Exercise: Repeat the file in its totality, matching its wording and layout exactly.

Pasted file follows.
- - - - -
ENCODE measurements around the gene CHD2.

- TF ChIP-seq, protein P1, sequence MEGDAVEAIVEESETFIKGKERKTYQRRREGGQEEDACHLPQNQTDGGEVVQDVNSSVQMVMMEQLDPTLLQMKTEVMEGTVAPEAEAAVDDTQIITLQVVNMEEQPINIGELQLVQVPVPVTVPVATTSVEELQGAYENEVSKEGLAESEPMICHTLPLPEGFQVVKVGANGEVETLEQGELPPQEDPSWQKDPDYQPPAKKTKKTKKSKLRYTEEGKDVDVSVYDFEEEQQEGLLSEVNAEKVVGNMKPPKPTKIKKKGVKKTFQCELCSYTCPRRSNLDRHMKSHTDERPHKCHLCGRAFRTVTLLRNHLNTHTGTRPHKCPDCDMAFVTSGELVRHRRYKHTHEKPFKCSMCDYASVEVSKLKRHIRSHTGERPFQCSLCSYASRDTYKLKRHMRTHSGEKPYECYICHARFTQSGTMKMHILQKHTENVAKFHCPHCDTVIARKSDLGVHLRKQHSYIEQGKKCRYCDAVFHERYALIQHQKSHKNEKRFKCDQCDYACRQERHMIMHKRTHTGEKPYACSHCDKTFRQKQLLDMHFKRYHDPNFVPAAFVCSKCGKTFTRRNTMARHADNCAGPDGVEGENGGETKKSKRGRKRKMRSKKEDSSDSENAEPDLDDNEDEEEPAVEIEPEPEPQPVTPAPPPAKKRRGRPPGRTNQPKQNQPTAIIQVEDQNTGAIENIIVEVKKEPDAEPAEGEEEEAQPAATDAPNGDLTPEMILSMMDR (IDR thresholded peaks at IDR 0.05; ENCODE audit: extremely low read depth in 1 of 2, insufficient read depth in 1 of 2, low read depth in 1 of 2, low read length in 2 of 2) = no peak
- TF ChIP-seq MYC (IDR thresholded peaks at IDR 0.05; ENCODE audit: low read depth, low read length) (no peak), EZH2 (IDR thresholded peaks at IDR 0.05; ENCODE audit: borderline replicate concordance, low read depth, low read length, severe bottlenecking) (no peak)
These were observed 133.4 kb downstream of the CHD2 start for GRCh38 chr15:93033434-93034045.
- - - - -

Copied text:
ENCODE measurements around the gene CHD2.

- TF ChIP-seq, protein P1, sequence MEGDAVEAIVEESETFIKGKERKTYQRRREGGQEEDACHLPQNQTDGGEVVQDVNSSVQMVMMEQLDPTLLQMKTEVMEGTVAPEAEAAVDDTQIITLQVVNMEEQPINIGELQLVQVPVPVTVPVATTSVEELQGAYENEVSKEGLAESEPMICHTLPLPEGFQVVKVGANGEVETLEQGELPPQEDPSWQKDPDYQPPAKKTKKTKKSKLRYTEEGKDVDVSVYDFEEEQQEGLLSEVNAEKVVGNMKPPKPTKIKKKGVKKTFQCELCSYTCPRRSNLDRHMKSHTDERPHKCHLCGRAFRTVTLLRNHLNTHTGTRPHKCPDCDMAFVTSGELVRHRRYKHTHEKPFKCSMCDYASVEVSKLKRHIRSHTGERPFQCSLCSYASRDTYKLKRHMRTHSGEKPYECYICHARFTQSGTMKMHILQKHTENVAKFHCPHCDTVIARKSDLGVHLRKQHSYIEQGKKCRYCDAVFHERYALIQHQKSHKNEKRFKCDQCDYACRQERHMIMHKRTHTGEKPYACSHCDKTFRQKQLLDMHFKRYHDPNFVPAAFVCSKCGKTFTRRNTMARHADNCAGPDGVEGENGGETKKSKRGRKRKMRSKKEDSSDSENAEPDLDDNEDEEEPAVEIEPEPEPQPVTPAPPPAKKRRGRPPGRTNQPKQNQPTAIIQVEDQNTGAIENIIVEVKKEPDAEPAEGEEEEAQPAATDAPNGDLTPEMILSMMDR (IDR thresholded peaks at IDR 0.05; ENCODE audit: extremely low read depth in 1 of 2, insufficient read depth in 1 of 2, low read depth in 1 of 2, low read length in 2 of 2) = no peak
- TF ChIP-seq MYC (IDR thresholded peaks at IDR 0.05; ENCODE audit: low read depth, low read length) (no peak), EZH2 (IDR thresholded peaks at IDR 0.05; ENCODE audit: borderline replicate concordance, low read depth, low read length, severe bottlenecking) (no peak)
These were observed 133.4 kb downstream of the CHD2 start for GRCh38 chr15:93033434-93034045.